10 things you need to know about Davos
Trump shadow hangs over elite
Agendas, meetings and the importance of a coloured badge - here are the 10 things you need to know about Davos:
1. What is Davos?
The World Economic Forum (WEF) is an annual gathering of the world's business and political elite - the so-called 1pc.
Delegates (who must be invited) include world leaders, the chief executives and senior personnel of major international companies, including hedge funds, banks, tech and big pharma as well as leading scholars and policymakers.
The WEF, now in its 47th year, is held at the Swiss ski resort of Davos, a small mountain town that is placed in lockdown for the four-day conference, with activities overseen by a permanent corps of Swiss army snipers in ski boots who perch on rooftops overlooking the conference venues and hotels.
In theory, Davos is an opportunity for an exclusive group of leaders to network and dream up solutions to the world's problems.
In practice, it is the biggest business development opportunity on the planet.
In Davos, attendees obsess about the WEF's badge hierarchy. Heads of state, royalty and high level participants have the most coveted badges: white, credit card style badges with special insignia.
"Regular" participants also have white badges.
Orange (media), violet (tech staff), green (officials accompanying heads of state) and grey badges (for spouses and partners of white badgers) offer more limited access.
Least envied are the so called "hotel badgers," whose pass gets them into hotels close to the main event but not the inner sanctum of the congress centre.
3. The Agenda
Davos is meant to bring the 1pc and others together to heal the world's problems.
They do so through a range of panels, debates and speeches and simulations such as 'A Day in the Life of a Refugee' in which delegates trade food for valuables, fill out identity papers and endure orders from uniformed soldiers with fake weapons to experience what life is like for refugees.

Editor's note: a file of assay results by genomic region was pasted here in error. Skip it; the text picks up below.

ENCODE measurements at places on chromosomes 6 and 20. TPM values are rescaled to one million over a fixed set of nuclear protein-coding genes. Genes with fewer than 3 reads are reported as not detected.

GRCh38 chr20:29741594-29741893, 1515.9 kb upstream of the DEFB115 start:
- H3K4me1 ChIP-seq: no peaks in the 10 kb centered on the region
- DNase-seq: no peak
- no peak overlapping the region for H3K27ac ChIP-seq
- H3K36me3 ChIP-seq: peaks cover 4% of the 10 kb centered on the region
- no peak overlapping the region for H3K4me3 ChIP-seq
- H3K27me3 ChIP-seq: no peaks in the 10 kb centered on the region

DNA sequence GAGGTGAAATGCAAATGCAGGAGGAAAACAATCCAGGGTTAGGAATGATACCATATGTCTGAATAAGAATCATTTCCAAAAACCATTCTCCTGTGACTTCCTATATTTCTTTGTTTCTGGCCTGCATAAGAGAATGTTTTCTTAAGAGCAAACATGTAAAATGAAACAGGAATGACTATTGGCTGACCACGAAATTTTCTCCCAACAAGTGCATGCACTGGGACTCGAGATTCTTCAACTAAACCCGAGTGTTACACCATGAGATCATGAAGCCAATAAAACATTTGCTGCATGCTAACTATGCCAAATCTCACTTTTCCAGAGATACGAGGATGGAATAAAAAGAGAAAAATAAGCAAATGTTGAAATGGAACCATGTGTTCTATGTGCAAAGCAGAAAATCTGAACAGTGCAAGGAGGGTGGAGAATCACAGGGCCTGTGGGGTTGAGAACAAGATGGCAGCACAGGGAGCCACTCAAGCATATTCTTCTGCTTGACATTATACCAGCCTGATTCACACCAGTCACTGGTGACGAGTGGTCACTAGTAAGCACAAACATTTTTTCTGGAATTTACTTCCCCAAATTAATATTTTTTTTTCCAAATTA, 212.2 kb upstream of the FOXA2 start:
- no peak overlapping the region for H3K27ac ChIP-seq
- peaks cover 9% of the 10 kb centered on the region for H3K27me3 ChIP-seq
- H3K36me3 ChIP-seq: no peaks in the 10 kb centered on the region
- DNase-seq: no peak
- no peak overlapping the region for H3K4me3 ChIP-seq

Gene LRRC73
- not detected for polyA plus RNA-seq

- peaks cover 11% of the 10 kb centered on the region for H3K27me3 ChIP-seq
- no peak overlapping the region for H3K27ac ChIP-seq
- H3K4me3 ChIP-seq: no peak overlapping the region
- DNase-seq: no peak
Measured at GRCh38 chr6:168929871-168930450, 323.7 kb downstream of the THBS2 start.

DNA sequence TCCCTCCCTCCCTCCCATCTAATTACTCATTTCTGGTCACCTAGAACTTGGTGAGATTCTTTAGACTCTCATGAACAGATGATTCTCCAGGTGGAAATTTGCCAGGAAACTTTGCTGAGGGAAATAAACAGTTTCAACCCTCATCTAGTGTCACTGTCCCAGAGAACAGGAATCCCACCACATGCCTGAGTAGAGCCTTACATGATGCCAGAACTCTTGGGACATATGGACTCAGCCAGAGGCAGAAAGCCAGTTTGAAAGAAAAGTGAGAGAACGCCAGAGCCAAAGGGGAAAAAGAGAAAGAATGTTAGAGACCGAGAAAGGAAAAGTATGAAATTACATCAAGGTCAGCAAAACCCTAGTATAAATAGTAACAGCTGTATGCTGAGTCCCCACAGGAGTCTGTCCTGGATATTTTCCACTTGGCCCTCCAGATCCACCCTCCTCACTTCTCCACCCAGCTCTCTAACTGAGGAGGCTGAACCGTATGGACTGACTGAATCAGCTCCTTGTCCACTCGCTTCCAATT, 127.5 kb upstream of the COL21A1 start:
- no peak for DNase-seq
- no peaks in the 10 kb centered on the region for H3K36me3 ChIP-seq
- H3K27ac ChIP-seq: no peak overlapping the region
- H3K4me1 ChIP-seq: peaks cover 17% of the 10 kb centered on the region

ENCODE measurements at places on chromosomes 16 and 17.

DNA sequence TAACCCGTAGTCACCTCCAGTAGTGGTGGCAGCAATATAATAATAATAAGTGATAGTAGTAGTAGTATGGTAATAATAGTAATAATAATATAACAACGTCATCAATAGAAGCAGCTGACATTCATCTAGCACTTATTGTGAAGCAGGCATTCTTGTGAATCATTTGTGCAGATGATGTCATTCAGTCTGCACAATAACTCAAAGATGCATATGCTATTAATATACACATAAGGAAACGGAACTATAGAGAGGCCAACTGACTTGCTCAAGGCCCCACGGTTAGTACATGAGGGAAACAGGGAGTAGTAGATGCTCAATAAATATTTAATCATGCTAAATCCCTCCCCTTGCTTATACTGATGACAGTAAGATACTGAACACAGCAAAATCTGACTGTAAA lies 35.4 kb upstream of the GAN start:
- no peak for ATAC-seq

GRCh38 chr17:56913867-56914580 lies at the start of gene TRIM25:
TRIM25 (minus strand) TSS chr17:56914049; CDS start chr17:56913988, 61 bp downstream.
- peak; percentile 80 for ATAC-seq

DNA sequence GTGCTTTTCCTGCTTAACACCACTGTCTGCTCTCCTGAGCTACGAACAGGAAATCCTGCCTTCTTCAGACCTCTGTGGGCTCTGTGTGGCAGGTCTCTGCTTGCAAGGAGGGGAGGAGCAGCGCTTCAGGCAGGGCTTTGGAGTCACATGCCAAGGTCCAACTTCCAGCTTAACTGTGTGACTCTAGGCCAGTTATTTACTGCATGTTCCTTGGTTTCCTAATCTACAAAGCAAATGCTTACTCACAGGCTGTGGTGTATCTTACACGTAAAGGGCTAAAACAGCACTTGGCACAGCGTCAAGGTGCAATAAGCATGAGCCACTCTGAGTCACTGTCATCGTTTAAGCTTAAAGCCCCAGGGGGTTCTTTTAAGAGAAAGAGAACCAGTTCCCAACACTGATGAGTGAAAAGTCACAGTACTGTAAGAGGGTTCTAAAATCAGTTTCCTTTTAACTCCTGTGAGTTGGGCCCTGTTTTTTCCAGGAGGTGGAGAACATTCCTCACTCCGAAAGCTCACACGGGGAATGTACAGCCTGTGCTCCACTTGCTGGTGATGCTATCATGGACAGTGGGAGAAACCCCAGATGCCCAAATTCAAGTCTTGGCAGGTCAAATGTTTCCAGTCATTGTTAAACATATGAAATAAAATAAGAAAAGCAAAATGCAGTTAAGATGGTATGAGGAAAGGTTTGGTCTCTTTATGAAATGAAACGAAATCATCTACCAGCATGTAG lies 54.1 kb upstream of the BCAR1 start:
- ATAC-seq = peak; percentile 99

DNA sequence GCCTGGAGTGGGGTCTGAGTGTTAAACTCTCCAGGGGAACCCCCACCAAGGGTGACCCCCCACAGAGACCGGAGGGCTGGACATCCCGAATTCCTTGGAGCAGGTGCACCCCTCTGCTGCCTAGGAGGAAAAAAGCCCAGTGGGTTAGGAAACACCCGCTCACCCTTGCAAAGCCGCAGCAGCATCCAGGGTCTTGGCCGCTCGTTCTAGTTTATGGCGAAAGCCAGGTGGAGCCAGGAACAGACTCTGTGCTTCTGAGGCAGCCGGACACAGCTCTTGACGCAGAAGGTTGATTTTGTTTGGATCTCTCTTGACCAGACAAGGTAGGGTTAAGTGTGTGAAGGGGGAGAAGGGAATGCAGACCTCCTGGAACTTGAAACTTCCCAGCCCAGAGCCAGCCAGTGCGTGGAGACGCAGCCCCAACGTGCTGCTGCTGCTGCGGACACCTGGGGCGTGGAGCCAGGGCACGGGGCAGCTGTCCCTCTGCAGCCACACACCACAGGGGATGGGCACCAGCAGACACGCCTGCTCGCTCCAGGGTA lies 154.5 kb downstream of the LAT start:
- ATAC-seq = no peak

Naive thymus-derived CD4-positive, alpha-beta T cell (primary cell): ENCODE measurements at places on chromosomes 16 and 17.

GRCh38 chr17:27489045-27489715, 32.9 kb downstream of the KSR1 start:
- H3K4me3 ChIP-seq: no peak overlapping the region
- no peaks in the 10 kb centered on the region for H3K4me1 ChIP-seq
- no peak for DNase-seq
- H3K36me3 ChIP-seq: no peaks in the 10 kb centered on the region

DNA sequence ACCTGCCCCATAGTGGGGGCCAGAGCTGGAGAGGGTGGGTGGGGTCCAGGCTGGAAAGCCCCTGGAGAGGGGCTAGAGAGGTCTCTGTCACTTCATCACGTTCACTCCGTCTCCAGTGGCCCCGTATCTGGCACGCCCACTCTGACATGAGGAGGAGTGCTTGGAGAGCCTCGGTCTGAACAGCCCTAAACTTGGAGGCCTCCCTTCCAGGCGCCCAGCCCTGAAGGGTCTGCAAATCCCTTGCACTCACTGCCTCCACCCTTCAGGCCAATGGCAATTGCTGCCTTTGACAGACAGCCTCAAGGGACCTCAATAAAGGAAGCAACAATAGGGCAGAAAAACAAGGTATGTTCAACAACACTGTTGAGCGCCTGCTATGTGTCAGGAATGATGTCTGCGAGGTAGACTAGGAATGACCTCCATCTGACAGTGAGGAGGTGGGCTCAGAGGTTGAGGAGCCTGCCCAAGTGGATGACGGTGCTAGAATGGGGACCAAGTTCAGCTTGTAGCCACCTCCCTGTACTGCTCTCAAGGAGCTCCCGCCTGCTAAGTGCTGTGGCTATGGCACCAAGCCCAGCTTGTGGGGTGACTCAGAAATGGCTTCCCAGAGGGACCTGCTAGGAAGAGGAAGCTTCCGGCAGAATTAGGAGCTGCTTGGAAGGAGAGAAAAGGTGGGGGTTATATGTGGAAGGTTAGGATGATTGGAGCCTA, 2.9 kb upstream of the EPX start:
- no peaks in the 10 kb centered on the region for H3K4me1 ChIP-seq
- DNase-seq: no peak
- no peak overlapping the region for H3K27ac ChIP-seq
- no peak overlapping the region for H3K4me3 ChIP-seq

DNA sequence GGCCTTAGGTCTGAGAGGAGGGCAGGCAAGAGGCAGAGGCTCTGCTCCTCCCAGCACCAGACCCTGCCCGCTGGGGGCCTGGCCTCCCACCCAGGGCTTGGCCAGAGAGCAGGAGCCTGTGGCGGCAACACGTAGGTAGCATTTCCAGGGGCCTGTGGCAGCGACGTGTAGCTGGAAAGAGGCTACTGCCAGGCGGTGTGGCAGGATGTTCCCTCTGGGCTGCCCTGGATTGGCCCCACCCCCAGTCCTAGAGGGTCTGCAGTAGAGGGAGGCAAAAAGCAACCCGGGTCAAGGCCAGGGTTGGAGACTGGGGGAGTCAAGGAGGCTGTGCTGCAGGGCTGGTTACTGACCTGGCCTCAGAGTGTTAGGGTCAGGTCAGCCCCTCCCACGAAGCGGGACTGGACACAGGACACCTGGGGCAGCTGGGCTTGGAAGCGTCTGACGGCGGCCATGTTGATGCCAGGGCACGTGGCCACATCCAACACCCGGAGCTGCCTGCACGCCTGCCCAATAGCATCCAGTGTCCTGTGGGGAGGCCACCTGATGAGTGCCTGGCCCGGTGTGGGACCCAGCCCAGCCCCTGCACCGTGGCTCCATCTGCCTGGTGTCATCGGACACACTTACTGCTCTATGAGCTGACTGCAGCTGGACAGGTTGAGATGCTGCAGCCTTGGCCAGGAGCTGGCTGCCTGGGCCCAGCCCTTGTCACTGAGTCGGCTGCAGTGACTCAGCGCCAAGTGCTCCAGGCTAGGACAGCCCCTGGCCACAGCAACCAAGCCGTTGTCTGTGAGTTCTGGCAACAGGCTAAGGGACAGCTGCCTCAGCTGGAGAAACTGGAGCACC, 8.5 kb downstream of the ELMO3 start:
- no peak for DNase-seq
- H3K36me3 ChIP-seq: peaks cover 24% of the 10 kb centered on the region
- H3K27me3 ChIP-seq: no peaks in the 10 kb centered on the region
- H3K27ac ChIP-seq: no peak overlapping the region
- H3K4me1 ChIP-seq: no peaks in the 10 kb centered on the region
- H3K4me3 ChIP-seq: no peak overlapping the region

The program includes everything from pandemics to climate change but has been derided for failing to spot or find solutions to problems such as the financial crisis, growing inequalities, Trump, Brexit and populism.
4. The Meetings
For all the publicity Davos attracts, real business happens behind closed doors.
Davos is the ultimate business speed-dating experience, with most meetings lasting less than 30 minutes.
Space is at a premium so it is not unusual for "spotters" to stand over you waiting for an empty space to emerge.
Here, too, there is an elaborate caste system.
There are public meetings and bilateral that you'll find out about.
The most important meetings are those that are held in absolute secrecy.
5. Davos Man
Only 20pc of the Davos chosen are women.
There are women at Davos including high-level participants such as the IMF's Christine Lagarde and British Prime Minister Theresa May. But most women are at Davos in a supporting role.
Davos is a man's world and a depressing reminder of how few of the 50pc have made it in to the 1pc.
The parties at Davos are legendary and salt in the wounds of those who loathe its elite status.
The hottest ticket this year was a dinner hosted by Saudi Aramco, which is about to embark on the world's largest IPO. The dinner at the $175m egg-shaped InterContinental Davos and was attended by people including Stuart Gulliver, the boss of HSBC Holdings Plc and Larry Fink, head of fund manager BlackRock Inc. I couldn't blag my way into that one.
7. Best speaker
For symbolic significance, the opening address by Chinese President Xi Jinping was the biggest speech, overshadowing a special address by British Prime Minister Theresa May.
Xi, the first Chinese leader to address Davos, positioned himself as arch defender of globalisation and free trade. A communist party man charming the capitalist elite at Davos is something that would have been inconceivable five years ago.
8. In demand
In previous years, delegates and their entourage from America dominated the agenda at Davos.
This year China was in the ascendant, but all anyone really wanted to talk about was Donald Trump.
Partly because of a backlash against globalisation and centrist policies, many high-profile political and business figures chose to stay away from Davos this year.
Notable absentees include German Chancellor Angela Merkel and French President Francois Hollande.
Temperatures plunge as low as -15 or -17 degrees in Davos and falls on the frozen footpaths are brutally common.
Still, delegates and their entourages were luckier than those who travelled to the ski resort between Christmas and New Year where the local hospital was fielding some 100 admissions a day.
10. Still the best show in town
Davos is blamed for the rise in populism and middle class anger around the world and sadly many private conversations this year were about how Trump could enhance further still the power and wealth of the 1pc.
For all the criticisms of Davos, there is nowhere like it. It is a gathering of the elites, but mere mortals are here too.
It brings together, in one location, the most powerful (and, yes, wealthy) people in the world.
They are the people with power to influence and make change: whether they do so is another matter.